The poverty rate when Chavez took office, in the first quarter of 1999, was 42.8 percent. So there is a meaningful measure of poverty reduction, especially if non-cash benefits are taken into account. Also, the government declared in October that 1.48 million Venezuelans have been taught to read as a result of a massive literacy drive that began in 2003. Although there is so far no independent verification of the number, even if it turned out to be significantly overestimated, there is no doubt that a very large number of Venezuelans (total population: 25 million) have learned to read under the program.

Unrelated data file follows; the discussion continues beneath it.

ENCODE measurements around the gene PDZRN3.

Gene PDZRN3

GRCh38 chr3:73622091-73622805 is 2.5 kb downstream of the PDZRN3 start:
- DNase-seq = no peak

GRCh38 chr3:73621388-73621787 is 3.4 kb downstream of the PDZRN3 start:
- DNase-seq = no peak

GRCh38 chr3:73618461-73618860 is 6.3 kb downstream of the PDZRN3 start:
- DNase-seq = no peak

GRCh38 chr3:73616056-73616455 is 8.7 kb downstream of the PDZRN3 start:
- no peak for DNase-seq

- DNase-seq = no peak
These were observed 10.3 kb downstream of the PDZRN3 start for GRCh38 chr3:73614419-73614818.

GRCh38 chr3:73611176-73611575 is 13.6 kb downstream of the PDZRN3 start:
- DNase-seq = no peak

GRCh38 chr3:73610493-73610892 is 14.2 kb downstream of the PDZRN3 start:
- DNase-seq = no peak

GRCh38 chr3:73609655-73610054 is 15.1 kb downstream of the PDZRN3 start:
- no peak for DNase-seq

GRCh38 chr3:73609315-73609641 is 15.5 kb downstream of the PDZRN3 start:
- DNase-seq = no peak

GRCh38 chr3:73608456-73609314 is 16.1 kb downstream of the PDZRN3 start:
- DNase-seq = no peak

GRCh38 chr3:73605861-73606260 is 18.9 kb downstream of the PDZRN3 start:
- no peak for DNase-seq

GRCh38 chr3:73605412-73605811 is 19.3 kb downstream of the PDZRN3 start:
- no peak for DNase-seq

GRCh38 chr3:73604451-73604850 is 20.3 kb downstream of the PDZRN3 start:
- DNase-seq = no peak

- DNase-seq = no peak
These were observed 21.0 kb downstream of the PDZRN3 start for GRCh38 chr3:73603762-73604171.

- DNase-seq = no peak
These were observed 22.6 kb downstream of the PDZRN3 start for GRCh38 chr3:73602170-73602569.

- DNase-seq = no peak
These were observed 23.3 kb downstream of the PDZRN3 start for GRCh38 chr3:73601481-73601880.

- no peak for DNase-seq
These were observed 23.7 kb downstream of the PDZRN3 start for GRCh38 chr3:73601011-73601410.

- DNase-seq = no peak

“Following the 2004 recall referendum, in which Chavez won 58 percent of the vote, the opposition fell into a coma, shocked not so much by the results as by the ease with which international observers condoned the Electoral Council’s flimsy audit of the results.” [p. 39]  Actually, according to all news reports at the time, they were shocked by the results; they announced that the referendum was stolen, and most of the opposition continues to maintain this position. There was nothing “flimsy” about the audit, and there is no more doubt about the results of this referendum than there is that Ronald Reagan beat Walter Mondale by a similar margin in 1984. I have explained this in a previous post http://www.tpmcafe.com/story/2005/12/2/17334/7970 , and in a paper refuting alleged statistical evidence of fraud http://www.cepr.net/publications/venezuela_2004_09.pdf , and so will not belabor the point here. Also, the Carter Center and the OAS did not simply “condone” an audit by the Venezuelan Electoral Council but were closely involved in the audit as observers and verified the results.